A service agreement is an agreement between you i.e. the client and the service provider. If you are drafting a service agreement without the help of a commercial lawyer, there are 5 main steps which you can take to help avoid disputes between you and your service provider.
1. Identify the services
A service agreement can be drafted for any service. It may be that you are looking to have a website or application developed, or you require household services such as cleaning, landscaping or nannying. Regardless of the services that you are receiving, the service agreement should clearly indicate what services will be provided to you. This will help avoid disputes in the future between you and the service provider.
2. Set out the payment terms
One of the most common causes of disputes between clients and service providers is the payment of invoices. If it is a fixed fee service then the service agreement should indicate what the total fees are, when a deposit is to be made, and when the balance is expected to be paid in full. If the services are charged at an hourly rate, then the service agreement needs to be clear on when invoices will be made out to you and how many days you have to pay each invoice. Some service providers may also wish to reserve the right to charge you interest if invoices are not paid within the invoice terms.
3. Decide on a start and end date
For some services, a start and end date could be essential. For example, if you are launching a new application, you may require that the application be developed, tested and approved before a set launch date. The service agreement needs to have a clear start date, which could be the date on which the agreement is signed, and if necessary, an expected completion date. For development projects such as website or software development, you may need to attach a schedule which clearly sets out each phase of the development and the expected timeframe of each phase. Having a set time frame for the services provides both parties with a clear expectation of when the services are to be performed and completed.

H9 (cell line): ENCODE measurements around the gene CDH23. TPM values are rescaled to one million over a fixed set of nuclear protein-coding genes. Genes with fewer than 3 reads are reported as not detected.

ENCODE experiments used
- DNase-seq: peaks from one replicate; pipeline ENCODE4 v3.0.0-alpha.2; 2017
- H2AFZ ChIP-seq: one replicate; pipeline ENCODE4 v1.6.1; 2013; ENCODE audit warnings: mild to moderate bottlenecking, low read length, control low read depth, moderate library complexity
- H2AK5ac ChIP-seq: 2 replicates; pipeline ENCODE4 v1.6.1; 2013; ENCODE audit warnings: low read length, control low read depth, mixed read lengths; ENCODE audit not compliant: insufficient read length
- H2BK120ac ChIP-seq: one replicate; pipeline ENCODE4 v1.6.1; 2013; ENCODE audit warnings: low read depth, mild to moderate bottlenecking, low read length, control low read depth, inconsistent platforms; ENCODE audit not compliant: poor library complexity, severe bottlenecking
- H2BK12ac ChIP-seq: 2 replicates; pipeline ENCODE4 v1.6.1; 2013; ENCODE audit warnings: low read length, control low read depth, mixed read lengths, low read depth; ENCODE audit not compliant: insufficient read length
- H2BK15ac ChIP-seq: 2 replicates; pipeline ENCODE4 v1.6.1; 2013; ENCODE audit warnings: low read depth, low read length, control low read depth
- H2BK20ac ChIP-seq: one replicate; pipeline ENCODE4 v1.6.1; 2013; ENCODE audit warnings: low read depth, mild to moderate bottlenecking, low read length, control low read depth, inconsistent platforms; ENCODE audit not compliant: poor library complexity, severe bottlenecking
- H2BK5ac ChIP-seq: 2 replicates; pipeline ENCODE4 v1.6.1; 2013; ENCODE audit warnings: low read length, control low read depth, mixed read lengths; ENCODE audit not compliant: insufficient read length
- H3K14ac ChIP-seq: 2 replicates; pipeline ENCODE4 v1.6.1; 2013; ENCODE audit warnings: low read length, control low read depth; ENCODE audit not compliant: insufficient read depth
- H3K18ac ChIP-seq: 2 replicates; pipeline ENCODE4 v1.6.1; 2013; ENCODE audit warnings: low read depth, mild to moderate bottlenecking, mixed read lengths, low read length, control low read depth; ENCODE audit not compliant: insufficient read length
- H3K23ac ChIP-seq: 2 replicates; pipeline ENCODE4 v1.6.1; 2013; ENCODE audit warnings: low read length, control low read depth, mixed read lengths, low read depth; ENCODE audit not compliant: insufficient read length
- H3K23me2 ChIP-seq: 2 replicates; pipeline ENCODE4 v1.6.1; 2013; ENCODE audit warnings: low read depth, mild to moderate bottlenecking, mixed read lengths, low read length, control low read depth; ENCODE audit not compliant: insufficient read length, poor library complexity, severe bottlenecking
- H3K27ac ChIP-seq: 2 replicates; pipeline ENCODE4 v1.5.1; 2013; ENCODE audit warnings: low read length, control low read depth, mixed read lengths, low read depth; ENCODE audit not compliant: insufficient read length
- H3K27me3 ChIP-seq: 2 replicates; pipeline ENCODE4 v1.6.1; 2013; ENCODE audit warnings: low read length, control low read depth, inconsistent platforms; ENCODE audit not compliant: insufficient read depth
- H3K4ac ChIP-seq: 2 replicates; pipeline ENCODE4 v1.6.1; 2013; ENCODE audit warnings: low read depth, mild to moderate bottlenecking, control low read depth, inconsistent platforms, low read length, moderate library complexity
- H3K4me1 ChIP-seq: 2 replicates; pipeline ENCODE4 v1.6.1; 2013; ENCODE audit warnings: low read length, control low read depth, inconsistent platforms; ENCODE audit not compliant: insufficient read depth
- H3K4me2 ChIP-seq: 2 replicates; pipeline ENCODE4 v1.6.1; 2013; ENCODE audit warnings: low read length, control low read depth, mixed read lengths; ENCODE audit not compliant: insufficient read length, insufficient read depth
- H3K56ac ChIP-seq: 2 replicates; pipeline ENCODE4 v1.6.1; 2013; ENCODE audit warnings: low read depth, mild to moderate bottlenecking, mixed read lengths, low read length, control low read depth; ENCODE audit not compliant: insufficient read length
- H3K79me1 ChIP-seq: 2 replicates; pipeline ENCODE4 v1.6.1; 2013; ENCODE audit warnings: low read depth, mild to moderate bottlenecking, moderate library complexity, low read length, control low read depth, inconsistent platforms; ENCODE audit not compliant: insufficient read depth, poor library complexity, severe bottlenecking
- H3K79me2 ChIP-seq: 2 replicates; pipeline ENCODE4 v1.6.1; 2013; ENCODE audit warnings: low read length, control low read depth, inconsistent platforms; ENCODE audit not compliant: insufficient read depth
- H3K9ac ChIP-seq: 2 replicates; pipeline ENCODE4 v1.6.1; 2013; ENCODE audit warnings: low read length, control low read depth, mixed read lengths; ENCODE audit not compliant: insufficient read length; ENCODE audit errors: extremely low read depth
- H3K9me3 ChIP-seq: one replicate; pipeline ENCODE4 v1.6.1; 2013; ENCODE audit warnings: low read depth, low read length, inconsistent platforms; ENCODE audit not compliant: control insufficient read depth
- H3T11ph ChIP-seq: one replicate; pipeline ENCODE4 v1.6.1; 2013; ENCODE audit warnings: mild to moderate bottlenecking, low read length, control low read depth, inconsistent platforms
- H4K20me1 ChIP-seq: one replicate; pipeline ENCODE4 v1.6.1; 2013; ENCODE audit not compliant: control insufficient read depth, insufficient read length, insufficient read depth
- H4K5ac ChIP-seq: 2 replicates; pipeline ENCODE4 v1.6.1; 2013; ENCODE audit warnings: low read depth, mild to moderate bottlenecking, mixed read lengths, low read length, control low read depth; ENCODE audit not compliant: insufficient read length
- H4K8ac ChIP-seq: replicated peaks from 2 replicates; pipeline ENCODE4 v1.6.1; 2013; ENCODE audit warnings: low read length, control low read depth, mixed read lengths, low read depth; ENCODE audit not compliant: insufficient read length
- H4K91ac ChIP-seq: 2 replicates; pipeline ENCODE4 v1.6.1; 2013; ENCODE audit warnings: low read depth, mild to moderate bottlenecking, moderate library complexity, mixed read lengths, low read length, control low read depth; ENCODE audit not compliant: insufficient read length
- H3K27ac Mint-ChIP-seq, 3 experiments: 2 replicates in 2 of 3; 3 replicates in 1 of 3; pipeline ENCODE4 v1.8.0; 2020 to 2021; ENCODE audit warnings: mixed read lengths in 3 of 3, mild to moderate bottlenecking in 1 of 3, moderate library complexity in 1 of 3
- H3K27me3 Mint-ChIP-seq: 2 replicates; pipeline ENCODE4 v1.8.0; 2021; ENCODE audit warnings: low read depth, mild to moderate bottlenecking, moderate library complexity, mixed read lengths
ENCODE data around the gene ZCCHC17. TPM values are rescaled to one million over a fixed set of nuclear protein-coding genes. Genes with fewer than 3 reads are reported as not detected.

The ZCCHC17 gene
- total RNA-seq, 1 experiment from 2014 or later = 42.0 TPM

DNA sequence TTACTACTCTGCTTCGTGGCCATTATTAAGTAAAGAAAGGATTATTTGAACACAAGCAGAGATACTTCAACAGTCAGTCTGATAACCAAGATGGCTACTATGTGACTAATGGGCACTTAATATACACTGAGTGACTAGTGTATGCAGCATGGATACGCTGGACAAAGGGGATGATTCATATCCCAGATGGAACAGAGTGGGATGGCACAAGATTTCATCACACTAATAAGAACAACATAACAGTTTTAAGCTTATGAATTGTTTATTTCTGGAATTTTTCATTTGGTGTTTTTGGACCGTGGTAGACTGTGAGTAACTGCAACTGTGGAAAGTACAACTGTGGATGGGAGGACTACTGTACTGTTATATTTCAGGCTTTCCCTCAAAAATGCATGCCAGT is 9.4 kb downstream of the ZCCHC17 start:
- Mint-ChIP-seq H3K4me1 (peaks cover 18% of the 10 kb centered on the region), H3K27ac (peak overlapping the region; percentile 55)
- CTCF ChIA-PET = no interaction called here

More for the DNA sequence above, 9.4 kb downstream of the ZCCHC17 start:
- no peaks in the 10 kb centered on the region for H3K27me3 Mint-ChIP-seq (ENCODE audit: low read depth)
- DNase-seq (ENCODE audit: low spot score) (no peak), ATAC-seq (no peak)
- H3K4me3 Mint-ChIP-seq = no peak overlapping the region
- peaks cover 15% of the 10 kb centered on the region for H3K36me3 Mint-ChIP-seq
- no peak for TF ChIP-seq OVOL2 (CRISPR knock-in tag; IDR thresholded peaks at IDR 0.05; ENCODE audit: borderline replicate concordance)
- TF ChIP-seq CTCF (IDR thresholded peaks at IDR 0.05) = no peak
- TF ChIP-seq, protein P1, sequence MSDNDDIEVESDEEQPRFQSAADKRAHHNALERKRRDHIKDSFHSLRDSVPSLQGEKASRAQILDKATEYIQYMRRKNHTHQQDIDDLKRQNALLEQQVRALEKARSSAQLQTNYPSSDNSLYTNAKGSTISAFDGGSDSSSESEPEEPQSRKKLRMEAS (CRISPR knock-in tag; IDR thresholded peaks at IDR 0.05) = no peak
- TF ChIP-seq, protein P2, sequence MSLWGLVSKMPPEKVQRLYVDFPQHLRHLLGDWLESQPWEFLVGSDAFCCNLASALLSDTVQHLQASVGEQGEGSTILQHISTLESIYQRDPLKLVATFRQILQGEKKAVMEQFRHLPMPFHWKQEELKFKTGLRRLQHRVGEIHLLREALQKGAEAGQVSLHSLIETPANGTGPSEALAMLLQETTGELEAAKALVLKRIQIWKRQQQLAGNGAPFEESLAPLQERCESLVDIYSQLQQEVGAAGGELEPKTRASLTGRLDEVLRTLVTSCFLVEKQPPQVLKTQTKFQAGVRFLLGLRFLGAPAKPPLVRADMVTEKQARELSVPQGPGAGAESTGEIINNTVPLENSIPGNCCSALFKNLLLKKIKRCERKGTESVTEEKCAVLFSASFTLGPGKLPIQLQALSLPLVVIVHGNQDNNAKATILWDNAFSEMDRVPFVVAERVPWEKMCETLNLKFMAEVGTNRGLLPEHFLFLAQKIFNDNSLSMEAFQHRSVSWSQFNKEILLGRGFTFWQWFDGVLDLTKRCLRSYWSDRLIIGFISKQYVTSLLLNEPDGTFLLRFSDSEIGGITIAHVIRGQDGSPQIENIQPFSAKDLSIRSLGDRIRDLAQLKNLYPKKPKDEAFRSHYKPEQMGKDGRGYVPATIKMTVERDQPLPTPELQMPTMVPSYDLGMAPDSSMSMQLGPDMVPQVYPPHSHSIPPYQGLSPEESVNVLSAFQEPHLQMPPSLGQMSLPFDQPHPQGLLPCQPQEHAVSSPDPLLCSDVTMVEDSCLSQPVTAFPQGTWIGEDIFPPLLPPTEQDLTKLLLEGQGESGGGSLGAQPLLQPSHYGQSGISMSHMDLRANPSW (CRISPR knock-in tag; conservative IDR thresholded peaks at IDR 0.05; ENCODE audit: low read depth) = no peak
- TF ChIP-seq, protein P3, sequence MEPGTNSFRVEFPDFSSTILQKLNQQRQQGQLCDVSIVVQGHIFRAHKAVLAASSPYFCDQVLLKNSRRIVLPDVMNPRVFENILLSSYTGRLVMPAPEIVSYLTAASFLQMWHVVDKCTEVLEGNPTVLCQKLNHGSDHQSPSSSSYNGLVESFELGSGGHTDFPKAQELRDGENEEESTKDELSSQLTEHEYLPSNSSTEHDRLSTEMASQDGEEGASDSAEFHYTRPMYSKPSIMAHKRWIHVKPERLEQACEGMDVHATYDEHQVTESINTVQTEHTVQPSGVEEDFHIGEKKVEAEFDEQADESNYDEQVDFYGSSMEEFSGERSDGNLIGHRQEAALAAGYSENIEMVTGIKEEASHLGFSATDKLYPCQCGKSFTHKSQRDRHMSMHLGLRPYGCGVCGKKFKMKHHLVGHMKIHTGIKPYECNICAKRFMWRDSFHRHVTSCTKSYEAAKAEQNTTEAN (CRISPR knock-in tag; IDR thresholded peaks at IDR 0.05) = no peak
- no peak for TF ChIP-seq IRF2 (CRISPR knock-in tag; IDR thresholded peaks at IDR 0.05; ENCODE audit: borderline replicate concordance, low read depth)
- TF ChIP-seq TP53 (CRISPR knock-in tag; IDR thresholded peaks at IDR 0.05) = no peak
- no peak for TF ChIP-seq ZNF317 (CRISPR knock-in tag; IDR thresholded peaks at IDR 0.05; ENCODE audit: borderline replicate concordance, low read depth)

4. Consider each party’s responsibilities
If you are unsure of what the standard rights and responsibilities of a client and service provider are, you should seek the expertise of a commercial lawyer to ensure that both parties are being treated fairly under the contract. Generally, as a client, you are required to cooperate with the service provider to enable the service provider to provide their services. For example, if you are receiving accounting services, you are obliged to provide to the service provider, information that is, to the best of your knowledge, true, accurate and complete.
5. Agree on how to terminate
In any relationship, there is the possibility of a breakdown. Once a relationship has broken down, it may be difficult for the parties to be able to discuss a proper procedure for terminating the contract. It is imperative that the service agreement has a well set out clause which details how the agreement can be terminated. You and the service provider may agree that the agreement can be terminated by providing the other with notice, and you may also want to reserve the right to terminate immediately in the event that there are any breaches or if it becomes clear that the service provider will not be able to meet agreed standards or deadlines. These terms are commercial decisions to be decided between you and the service provider.
A service agreement is an important legal document to get right! If you are not confident in drafting your own, you should consider seeking the assistance of a commercial lawyer. Usually the client is not required to prepare the service agreement as the service provider should have a standard one which it tailors to each client. In that case, if you are uncomfortable with any of the terms, you should have it reviewed by a lawyer. A good commercial lawyer will be able to ensure that you are being treated fairly under any agreement.
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